This Article examines the paradigm shift that is occurring now that the Supreme Court has overturned Roe v. Wade. Returning abortion law to the states will spawn perplexing legal conflicts across state borders and between states and the federal government. This Article emphasizes how these issues intersect with innovations in the delivery of abortion, which can now occur entirely online and transcend state boundaries. The interjurisdictional abortion wars are coming, and this Article is the first to provide the roadmap for this aspect of the aftermath of Roe’s reversal.

Judges and scholars, and most recently the Supreme Court, have long claimed that abortion law will become simpler if Roe is overturned, but that is woefully naïve. In reality, overturning Roe will create a novel world of complex, interjurisdictional legal conflicts over abortion. Some states will pass laws creating civil or criminal liability for out-of-state abortion travel while others will pass laws insulating their providers from out-of-state prosecutions. The federal government will also intervene, attempting to use federal laws to preempt state bans and possibly to use federal land to shelter abortion services. Ultimately, once the constitutional protection for previability abortion disappears, the impending battles over abortion access will transport the half-century war over Roe into a new arena, one that will make abortion jurisprudence more complex than ever before.

This Article is the first to offer insights into this fast-approaching transformation of abortion rights, law, and access, while also looking ahead to creative strategies to promote abortion access in a country without a constitutional abortion right.

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The Supreme Court’s decision to overturn Roe v. Wade will usher in a new era of abortion law and access. 1 In Roe v. Wade, the Supreme Court held that criminal laws banning abortion were an infringement of a constitutional right to privacy under the Fourteenth Amendment’s Due Process Clause. 410 U.S. 113, 164 (1973). In Planned Parenthood of Southeastern Pennsylvania v. Casey, the Court preserved constitutional protection for abortion but gave states greater discretion to restrict access to abortion. 505 U.S. 833, 873 (1992) (plurality opinion). One of Casey’s central holdings is that a state cannot ban previability abortions. Id. at 872. On June 24, 2022, the Court overturned both of these precedents. Dobbs v. Jackson Women’s Health Org., No. 19-1392, slip op. at 5 (U.S. June 24, 2022). Borders and jurisdiction will become the central focus of the abortion battle. What had been, until now, a uniform national right has become a state-by-state patchwork. 2 See generally David S. Cohen & Carole Joffe, Obstacle Course: The Everyday Struggle to Get an Abortion in America (2020) (exploring the various state laws restricting abortion and their impact on patients and providers). It is important to contrast what had been a national right to the national reality of access, which has always been marked by significant race and class disparities. See id. at 88. In a post-Roe country, states will attempt to impose their local abortion policies as widely as possible, even across state lines, and will battle one another over these choices; 3 See infra Part II. at the same time, the federal government may intervene to thwart state attempts to control abortion law. 4 See infra Part III. In other words, the interjurisdictional abortion wars are coming. This Article is the first to offer insights into this fast-approaching transformation of abortion rights, law, and access.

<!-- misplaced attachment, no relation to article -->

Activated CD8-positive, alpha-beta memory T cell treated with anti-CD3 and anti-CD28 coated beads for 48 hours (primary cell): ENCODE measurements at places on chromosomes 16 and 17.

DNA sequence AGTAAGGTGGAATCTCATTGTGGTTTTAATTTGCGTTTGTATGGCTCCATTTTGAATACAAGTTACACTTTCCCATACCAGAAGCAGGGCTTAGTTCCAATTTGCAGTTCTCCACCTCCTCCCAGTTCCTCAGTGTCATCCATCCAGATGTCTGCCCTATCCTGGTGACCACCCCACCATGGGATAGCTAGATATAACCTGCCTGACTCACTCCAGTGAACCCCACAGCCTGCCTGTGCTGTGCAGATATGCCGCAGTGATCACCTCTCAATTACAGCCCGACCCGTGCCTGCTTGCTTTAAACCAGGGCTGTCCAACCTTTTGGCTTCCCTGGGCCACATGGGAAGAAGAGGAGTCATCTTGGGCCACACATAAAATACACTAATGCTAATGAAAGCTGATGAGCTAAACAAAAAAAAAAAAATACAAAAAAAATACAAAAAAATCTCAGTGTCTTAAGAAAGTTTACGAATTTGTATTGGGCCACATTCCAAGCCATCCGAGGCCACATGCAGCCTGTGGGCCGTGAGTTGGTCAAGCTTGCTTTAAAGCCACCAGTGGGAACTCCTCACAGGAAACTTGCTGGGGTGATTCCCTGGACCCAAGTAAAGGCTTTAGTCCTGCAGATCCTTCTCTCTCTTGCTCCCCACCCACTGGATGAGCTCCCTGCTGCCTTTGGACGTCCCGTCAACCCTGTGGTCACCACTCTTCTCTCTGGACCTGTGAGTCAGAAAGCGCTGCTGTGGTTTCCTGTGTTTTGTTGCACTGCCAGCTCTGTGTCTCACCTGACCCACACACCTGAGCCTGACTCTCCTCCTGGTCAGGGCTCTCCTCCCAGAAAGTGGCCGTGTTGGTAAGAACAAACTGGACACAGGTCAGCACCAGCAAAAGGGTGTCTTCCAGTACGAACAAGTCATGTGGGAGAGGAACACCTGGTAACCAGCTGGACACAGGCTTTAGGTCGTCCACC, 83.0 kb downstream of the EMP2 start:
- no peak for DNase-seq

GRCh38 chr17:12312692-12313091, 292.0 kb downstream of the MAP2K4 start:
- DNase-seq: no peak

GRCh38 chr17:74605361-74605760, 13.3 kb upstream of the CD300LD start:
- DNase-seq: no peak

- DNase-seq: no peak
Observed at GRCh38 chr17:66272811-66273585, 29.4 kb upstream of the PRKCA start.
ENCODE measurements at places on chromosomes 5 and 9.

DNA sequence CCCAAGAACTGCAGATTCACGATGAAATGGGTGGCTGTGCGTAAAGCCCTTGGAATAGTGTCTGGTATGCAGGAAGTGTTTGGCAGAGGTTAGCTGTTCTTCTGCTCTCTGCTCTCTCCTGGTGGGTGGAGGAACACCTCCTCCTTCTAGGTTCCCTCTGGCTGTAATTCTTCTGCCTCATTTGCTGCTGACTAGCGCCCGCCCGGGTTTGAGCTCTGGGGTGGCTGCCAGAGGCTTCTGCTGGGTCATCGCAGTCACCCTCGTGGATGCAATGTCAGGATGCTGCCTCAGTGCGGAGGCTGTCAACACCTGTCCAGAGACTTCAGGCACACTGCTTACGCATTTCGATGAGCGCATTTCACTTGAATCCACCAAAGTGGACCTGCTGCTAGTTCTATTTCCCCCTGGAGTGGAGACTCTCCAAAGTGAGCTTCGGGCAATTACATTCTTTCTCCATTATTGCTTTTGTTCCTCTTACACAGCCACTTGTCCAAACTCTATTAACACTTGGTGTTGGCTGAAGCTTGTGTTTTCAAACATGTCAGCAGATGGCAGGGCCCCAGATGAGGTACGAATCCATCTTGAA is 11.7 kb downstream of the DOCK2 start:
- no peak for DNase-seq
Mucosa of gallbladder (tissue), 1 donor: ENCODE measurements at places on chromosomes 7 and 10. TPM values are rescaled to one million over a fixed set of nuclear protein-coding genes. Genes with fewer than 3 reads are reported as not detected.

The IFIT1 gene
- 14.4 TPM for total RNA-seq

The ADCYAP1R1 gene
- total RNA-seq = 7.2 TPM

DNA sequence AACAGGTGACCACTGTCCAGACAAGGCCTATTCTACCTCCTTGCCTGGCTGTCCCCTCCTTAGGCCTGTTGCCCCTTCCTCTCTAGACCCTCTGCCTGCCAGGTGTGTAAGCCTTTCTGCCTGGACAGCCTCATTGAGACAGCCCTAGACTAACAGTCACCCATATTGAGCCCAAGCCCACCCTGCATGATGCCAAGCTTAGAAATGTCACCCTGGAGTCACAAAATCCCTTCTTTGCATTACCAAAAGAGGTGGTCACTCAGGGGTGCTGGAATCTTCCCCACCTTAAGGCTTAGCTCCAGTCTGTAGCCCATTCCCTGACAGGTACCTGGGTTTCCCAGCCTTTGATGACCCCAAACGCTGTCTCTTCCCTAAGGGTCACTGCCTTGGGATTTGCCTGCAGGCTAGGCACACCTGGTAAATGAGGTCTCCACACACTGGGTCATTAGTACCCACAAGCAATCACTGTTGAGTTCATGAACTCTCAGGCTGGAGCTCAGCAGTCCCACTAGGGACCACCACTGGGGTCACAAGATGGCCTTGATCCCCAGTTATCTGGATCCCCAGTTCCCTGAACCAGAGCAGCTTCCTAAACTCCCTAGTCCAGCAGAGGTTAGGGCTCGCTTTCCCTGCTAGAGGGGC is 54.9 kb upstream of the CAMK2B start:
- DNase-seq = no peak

Though access to abortion was already scarce in many regions, for the past fifty years the Supreme Court had held steadfast to the principle that the Constitution protected the right to previability abortion everywhere in the country. The Court upended that long-standing precedent in Dobbs v. Jackson Women’s Health Organization, holding that the U.S. Constitution lacks any abortion right. 5 See Dobbs, slip op. at 14–15. The Supreme Court ruled that neither the history and tradition of abortion regulation nor the text of the Constitution supports the “egregiously wrong” judgment in Roe, reiterated in Casey, that the Fourteenth Amendment protects previable abortion decisions. Id. at 5–6. States are free to regulate, even ban, abortion so long as there is “a rational basis on which the legislature could have thought that it would serve legitimate state interests.” Id. at 77. As of November 2022, 6 The state of the law and events described by this Article has developed at a rapid pace since the Supreme Court’s decision in Dobbs v. Jackson Women’s Health Organization and continues to do so. This Article reflects developments through November 5, 2022. twenty-one states—mostly in the Midwest and South—have banned or tried to ban abortion in almost all circumstances. Seven state bans, however, have been stymied by courts. 7 Caroline Kitchener, Kevin Schaul, N. Kirkpatrick, Daniela Santamariña & Lauren Tierney, Abortion Is Now Banned in These States. See Where Laws Have Changed., Wash. Post (June 24, 2022), (on file with the Columbia Law Review) (last updated Oct. 10, 2022) (reporting that Alabama, Arkansas, Georgia, Idaho, Kentucky, Louisiana, Mississippi, Missouri, Oklahoma, South Dakota, Tennessee, Texas, West Virginia, and Wisconsin ban most or all abortions but that the bans in Arizona, Indiana, North Dakota, Ohio, South Carolina, Utah, and Wyoming are currently enjoined). The remaining states—mostly along the coasts—continue to offer legal abortion, regulated to varying degrees, with some states codifying abortion rights and expanding access. 8 Abortion Policy in the Absence of Roe, Guttmacher Inst., [] [hereinafter Guttmacher Inst., Abortion Policy] (last updated Oct. 1, 2022).